How airlines and airports are dealing with Wuhan virus

Officers work at a health screening station as they observe passengers arriving on a flight from Wuhan where a SARS-like virus was discovered and has since spread at Narita airport on Jan 16, 2020, PHOTO: JIJI PRESS

BEIJING (BLOOMBERG) - Airports and airlines are taking steps to protect staff and passengers amid heightened concern over the outbreak of a new virus originating from the Chinese city of Wuhan.

At least nine people have died and hundreds more have been infected, including the first confirmed case in the United States.

The level of alarm is rising as the coronavirus spreads. China said it will conduct nationwide screening and improve monitoring of transportation links for the Chinese New Year holidays, which start at the end of this week. That complicates efforts to contain the virus as hundreds of millions of people travel during the period, the biggest annual migration of humans on the planet.

People found to have symptoms such as fever at travel checkpoints are being stopped from boarding planes and trains.

Here's a look at how airports and airlines around the world are reacting:


Changi Airport is increasing surveillance on all passengers from China, rather than just those arriving from Wuhan.

Low-cost carrier Scoot said it has made arrangements to distribute a health advisory to all passengers arriving from Wuhan.

Disinfectants, hand sanitisers and surgical masks are being supplied on all China flights. Scoot said it has an aircraft disinfection protocol in place for flights where suspected cases have been reported.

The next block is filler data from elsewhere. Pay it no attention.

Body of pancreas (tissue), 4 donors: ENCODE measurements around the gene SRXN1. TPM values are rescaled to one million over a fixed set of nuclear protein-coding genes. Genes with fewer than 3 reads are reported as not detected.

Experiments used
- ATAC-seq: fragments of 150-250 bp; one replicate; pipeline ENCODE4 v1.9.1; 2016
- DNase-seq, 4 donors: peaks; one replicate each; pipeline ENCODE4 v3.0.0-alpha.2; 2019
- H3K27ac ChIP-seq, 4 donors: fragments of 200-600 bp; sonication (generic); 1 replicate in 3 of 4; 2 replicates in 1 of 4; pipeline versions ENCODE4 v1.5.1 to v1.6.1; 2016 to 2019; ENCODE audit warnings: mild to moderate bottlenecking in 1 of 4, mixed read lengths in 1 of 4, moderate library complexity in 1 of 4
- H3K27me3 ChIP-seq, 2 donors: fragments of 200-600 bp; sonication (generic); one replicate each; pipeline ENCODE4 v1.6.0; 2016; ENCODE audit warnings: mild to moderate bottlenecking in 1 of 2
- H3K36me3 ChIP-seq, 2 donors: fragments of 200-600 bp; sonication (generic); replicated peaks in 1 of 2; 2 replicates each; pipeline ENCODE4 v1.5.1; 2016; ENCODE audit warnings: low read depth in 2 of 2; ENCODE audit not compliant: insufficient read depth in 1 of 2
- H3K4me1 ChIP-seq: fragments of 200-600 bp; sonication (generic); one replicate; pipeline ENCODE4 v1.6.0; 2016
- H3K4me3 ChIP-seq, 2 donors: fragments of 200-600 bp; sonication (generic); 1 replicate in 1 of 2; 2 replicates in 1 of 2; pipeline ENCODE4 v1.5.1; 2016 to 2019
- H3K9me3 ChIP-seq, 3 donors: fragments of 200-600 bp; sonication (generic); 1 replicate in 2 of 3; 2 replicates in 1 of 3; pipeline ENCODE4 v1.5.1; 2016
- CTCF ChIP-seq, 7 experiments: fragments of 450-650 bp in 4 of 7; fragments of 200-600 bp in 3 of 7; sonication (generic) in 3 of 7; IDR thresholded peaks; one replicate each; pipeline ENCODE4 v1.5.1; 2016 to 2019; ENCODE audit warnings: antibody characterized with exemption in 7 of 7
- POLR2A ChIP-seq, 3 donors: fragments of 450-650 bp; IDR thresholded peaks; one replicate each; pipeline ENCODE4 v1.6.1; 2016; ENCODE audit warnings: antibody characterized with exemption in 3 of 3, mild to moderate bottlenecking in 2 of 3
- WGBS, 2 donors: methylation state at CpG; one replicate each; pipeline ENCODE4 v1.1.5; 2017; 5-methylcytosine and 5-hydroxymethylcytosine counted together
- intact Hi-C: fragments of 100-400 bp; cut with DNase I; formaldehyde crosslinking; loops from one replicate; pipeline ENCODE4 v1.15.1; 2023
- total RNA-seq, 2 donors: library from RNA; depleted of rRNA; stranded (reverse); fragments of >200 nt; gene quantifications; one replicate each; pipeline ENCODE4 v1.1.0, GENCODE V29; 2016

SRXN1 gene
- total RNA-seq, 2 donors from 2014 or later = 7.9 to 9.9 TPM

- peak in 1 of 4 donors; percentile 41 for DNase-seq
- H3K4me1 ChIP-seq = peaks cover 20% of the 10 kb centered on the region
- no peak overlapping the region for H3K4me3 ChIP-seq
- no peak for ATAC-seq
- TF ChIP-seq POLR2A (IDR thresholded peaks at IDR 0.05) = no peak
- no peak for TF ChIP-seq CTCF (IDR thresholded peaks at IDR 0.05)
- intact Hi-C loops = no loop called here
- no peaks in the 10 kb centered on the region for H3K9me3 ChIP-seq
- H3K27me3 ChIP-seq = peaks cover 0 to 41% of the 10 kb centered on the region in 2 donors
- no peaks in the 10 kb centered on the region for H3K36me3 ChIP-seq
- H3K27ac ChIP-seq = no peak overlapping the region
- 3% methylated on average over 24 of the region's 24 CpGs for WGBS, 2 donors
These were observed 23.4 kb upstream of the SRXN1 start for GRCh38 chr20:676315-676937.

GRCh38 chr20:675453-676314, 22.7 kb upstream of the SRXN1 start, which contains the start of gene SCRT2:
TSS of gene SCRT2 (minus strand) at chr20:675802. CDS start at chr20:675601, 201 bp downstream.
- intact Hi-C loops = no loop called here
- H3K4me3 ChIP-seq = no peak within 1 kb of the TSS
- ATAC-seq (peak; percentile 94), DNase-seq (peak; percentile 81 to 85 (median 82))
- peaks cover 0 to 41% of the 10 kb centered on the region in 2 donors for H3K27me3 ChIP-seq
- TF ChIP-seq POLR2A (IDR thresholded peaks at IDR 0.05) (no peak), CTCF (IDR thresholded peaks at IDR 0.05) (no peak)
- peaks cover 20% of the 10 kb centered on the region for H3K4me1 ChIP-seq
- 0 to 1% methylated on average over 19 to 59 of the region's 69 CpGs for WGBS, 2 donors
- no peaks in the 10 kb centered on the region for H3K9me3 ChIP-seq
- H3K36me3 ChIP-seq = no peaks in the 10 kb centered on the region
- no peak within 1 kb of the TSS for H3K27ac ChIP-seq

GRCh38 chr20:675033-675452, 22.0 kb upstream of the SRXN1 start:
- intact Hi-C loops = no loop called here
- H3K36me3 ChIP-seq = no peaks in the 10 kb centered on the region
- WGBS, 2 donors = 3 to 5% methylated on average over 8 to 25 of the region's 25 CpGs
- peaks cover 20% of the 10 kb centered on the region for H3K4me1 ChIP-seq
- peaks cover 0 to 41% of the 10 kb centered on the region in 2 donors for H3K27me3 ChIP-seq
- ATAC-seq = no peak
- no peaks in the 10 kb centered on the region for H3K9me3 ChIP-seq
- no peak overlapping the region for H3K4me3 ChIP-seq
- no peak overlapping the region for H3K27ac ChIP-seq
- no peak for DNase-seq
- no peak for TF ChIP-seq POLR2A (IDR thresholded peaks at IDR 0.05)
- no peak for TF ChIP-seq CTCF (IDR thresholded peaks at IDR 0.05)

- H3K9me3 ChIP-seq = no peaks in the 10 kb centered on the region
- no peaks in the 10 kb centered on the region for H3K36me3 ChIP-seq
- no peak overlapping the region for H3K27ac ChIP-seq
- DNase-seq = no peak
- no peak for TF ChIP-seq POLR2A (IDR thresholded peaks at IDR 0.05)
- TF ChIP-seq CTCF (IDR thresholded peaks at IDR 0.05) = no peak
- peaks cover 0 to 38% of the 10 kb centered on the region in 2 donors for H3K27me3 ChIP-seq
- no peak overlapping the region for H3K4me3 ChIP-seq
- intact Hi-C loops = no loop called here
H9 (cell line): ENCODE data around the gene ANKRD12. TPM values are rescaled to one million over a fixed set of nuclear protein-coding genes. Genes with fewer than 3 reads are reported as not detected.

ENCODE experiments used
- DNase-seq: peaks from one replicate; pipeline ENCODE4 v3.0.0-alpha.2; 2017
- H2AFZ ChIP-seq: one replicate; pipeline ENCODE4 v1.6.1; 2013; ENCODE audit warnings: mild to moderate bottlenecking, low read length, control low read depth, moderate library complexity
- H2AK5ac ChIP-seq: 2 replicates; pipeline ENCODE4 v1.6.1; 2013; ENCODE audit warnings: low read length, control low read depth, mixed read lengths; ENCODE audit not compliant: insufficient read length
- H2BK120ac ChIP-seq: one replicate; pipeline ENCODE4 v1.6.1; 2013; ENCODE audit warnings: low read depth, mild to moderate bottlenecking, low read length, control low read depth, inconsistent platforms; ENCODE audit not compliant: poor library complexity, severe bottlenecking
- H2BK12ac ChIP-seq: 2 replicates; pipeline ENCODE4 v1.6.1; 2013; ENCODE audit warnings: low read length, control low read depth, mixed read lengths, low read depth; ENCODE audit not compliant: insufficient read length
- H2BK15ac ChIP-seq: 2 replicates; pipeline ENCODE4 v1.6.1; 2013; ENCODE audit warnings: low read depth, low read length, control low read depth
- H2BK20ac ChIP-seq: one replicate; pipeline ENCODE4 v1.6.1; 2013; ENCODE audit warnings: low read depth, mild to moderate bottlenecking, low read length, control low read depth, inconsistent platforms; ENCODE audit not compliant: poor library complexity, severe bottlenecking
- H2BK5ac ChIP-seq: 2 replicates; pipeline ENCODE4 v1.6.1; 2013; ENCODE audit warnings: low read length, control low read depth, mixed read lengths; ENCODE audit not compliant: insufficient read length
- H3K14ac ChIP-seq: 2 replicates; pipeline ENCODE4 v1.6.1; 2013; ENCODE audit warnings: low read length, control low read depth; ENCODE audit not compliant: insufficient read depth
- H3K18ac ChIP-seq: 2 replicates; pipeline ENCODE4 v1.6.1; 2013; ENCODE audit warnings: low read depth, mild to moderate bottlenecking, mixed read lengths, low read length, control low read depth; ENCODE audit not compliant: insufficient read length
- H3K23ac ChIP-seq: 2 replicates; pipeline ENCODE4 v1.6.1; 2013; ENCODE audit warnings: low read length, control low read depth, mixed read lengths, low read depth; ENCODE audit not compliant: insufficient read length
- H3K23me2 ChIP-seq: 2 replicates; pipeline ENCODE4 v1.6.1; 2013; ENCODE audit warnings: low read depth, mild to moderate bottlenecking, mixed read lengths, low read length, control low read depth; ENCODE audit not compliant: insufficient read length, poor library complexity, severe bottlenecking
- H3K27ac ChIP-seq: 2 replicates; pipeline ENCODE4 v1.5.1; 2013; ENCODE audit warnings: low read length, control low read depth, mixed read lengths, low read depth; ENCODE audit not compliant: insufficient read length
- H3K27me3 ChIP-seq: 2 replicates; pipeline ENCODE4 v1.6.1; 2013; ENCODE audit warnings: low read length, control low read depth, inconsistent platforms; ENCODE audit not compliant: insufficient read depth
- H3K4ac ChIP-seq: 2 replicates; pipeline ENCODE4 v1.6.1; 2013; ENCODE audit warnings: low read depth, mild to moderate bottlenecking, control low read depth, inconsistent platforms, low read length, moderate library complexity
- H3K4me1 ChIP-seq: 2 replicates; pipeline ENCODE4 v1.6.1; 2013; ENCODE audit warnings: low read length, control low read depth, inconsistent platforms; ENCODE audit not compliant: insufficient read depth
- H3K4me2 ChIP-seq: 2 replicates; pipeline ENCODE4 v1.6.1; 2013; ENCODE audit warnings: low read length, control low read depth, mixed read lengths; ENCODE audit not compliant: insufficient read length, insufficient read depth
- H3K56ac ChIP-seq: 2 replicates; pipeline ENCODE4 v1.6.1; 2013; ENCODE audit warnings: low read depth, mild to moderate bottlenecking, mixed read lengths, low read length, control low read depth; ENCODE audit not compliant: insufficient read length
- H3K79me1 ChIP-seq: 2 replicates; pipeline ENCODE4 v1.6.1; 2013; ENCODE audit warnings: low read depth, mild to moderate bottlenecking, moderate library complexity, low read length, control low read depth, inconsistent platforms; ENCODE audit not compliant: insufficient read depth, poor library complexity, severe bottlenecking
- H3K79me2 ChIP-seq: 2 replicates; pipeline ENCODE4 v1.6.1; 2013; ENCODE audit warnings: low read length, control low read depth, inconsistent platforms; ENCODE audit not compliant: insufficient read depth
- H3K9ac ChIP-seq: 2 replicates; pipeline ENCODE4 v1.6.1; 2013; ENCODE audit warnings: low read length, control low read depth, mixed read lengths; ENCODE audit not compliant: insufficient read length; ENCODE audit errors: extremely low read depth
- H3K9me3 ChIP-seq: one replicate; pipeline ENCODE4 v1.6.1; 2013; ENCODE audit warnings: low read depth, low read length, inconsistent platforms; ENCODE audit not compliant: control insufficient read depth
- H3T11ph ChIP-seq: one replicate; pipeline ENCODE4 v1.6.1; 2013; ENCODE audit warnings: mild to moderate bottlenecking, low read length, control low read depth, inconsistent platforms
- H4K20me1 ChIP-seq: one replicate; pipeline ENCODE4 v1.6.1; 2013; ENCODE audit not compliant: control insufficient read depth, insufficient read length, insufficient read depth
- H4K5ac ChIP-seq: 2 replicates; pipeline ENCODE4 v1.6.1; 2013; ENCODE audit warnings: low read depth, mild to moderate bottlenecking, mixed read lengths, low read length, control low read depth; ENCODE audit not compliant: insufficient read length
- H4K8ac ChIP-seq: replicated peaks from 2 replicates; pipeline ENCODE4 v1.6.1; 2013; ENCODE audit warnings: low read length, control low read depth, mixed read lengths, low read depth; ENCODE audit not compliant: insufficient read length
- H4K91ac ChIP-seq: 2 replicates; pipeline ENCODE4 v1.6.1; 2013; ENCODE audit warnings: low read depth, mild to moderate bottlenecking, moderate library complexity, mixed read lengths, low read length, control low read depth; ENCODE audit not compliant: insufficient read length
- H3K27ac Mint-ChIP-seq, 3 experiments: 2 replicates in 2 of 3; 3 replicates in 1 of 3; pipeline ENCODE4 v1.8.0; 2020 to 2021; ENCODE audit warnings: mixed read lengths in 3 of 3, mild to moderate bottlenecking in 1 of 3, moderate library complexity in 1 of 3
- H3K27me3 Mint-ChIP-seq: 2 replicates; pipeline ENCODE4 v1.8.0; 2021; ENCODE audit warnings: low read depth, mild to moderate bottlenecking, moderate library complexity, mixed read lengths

The city's Airport Authority said planes arriving from Wuhan - roughly a two-hour flight away - will be parked at a designated area and that a cleaning contractor will disinfect the terminal where passengers are arriving from the city, which is the capital of Hubei province.

Cleaning and disinfection in the airport will also be stepped up as a whole, it said.

Flag carrier Cathay Pacific Airways, in response to complaints from its cabin crew union about risk of "catastrophic" infection, on Wednesday (Jan 22) said staff could wear protective face masks on flights to China if they wanted. The airline is also waiving rebooking, rerouting and refund charges for all tickets issued before Jan 21 for travel to or from Wuhan between Jan 21 and Feb 15.


Korean Air Lines is providing hazardous-materials suits for crew on planes and plans to disinfect aircraft flying to Wuhan daily, as opposed to monthly.

South Korea had its first confirmed infection on Monday.

Quarantine workers spraying disinfectant at Incheon International Airport, in Incheon, South Korea on Jan 21, 2020. PHOTO: EPA-EFE


Prime Minister Shinzo Abe said the country will step up quarantine and testing.


Mumbai's Chhatrapati Shivaji Maharak International Airport has increased surveillance measures.

Delhi Airport staff are checking inbound passengers from affected areas, it said in a statement.

Remote video URL


The heealth authorities will help staff monitor travellers returning from Wuhan.


Heathrow spokesman Weston Macklem said the airport was awaiting instructions from public health authorities.

British Airways said it is monitoring the situation closely.


The Centres for Disease Control and Prevention (CDC) in the US implemented health screening for arrivals at airports in San Francisco, New York and Los Angeles on Jan 17, and is expanding that to Atlanta and Chicago this week.

CDC said it is closely monitoring the outbreak and there are ongoing investigations into the "rapidly evolving situation".

Join ST's Telegram channel and get the latest breaking news delivered to you.